What is Landscape Photography
One of the question that most landscape photographers don’t conciously think about very often but always seems to come up when discussing competitions/awards is ‘What is Landscape Photography?’. It seems like a fairly innocuous question but it’s not really that simple to answer; and even if you ask people who seem to agree, the edges of their definitions are always a little cloudy.
The subject has come up again because of the Landscape Photographer of the Year competition. The competition defines what could/should be included in any of it’s categories, but all of the categories sit under the banner of ‘Landscape Photography’ and so a definition can be drawn from their entry requirements. The classic view is fairly innocuous as the description fits what most people would agree on (to a point), living view is a picture of somebody or a group of people outside with the only limit being ‘no close ups’ – I’m sure their are many interpretations of this that people would not categorise as landscape photography. Your view – “Pretty much anything goes, as long as it is in the UK and in the outdoors.” – definitely open to all sorts of photography that isn’t landscape. So we have a over arching definition for the majority of the competition that is “Anything that is outdoors as long as it isn’t a portrait”. I made a few comments about many of the photographs not meeting my personal definition of landscape photography and that quite a few people seem to agree with. But I also got a couple of comments from people that pointed out I was wrong (and that I was a miserable so and so) and as much as this is a subjective choice (not the miserable bit, I’ll agree with that) there must be some form of overall consensus on what landscape photography means otherwise it’s absolutely meaningless to use the term at all.
In the comments beneath my recent post about the competition, I came up with my own rough definition of what I think landscape photography is. “If the primary part of the picture is of part of the natural, inorganic world or of a human construction that was intended to become part of the natural world then it’s heading into landscape photography territory. (This means that Gormley’s statues in the sand are in, trolleys are out). Even if something was intended not to blend in to the landscape but ultimately does, that would be OK (old mills perhaps but not supermarkets).”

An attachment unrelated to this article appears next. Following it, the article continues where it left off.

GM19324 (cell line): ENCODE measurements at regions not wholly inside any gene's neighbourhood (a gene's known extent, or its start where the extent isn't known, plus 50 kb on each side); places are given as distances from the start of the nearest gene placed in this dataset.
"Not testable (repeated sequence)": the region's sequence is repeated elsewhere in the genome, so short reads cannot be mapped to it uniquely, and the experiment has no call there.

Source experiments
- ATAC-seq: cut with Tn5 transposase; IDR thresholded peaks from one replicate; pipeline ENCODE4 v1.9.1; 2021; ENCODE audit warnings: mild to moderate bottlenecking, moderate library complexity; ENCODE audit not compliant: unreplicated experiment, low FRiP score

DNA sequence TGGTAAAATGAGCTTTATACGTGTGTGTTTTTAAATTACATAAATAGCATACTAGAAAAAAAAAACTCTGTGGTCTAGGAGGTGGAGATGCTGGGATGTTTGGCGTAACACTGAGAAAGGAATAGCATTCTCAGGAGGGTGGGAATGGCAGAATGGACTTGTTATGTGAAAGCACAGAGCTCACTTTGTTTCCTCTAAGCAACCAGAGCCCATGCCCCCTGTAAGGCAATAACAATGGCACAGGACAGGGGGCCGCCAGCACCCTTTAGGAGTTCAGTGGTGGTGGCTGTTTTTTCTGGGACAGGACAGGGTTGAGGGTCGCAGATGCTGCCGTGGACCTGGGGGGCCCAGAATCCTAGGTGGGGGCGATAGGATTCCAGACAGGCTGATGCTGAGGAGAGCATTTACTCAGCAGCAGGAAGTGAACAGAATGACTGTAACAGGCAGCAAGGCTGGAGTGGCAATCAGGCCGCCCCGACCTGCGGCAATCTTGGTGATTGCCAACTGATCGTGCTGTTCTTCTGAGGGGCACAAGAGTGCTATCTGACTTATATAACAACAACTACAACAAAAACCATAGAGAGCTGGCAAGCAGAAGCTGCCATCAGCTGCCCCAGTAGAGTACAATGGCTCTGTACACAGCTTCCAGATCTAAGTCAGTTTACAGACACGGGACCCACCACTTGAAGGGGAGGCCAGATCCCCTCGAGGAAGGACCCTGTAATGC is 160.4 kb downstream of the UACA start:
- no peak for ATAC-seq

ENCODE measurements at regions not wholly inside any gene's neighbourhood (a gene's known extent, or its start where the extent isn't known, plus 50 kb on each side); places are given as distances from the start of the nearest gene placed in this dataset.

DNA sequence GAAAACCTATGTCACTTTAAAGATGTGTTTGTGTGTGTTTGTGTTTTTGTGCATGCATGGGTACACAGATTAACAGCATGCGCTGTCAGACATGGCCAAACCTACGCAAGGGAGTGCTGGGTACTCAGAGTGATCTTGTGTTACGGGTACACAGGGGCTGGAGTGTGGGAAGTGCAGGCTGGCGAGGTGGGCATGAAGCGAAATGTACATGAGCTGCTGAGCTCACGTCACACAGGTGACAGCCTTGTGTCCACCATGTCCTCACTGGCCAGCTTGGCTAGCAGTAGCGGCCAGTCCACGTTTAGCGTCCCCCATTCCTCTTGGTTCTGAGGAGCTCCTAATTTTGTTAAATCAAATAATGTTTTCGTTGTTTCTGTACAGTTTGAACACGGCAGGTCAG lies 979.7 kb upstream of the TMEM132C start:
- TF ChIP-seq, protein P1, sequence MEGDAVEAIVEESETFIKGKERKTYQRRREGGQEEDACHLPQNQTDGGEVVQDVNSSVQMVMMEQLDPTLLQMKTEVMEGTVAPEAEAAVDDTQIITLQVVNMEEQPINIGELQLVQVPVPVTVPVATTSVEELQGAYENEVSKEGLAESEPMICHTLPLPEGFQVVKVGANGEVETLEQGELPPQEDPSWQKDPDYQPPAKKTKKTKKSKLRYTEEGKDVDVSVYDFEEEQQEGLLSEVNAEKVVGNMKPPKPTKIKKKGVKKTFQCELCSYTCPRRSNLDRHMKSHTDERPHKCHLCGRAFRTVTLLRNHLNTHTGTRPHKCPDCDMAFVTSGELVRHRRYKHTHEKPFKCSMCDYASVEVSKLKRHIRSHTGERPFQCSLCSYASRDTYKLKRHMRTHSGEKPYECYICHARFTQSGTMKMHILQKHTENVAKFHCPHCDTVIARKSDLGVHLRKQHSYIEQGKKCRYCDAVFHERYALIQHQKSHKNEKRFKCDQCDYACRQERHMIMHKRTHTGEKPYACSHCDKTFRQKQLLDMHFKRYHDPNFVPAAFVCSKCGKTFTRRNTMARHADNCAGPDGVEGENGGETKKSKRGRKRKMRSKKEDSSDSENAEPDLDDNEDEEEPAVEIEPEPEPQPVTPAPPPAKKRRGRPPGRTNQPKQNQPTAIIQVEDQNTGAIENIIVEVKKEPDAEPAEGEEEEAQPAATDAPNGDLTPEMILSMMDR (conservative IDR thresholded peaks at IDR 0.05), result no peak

It got me thinking though. Landscape art has been around for hundreds of years. The first mention of landscape was in about 1600 (originally ‘landskip’) and arised in cities where people were using it to describe the land around and away from the city (prior to this, when people lived in the country, there was no need for a distinction between where you lived and the countryside). From then on, the conversations around landscape generally accepted this city/countryside, urban/rural divide. The Oxford History of Art’s book, Landscape and Western Art even goes so far as to define landscape by comparing a Joel Meyerowitz shot of New York with a Claude Monet country painting, defining landscape as the difference between the two radically opposed viewpoints. An interesting ‘hierarchy of art’ was published in the 17th Century wherein the first were important and the latter not … it went .. (1) History Painting; (2) Portraits; (3) Genre Painting; (4) Landscapes; (5) Still Life.The interesting bit is that ‘Genre Painting’ was about scenes of everyday life (the fact that landscape was near the bottom hasn’t changed much though). Here is the definition given “Landscape denoted paintings whose main theme was the portrayal of a scenic view (countryside, seascape, rivers, mountains, townscape etc). Thus a peopled landscape might be classified as a genre painting, if the artist was mainly concerned with portraying human action.”. So historically, including a town in your picture could be landscape but a picture from inside a town would be a genre painting.
As a quick diversion, let’s see what the dictionaries have to say ..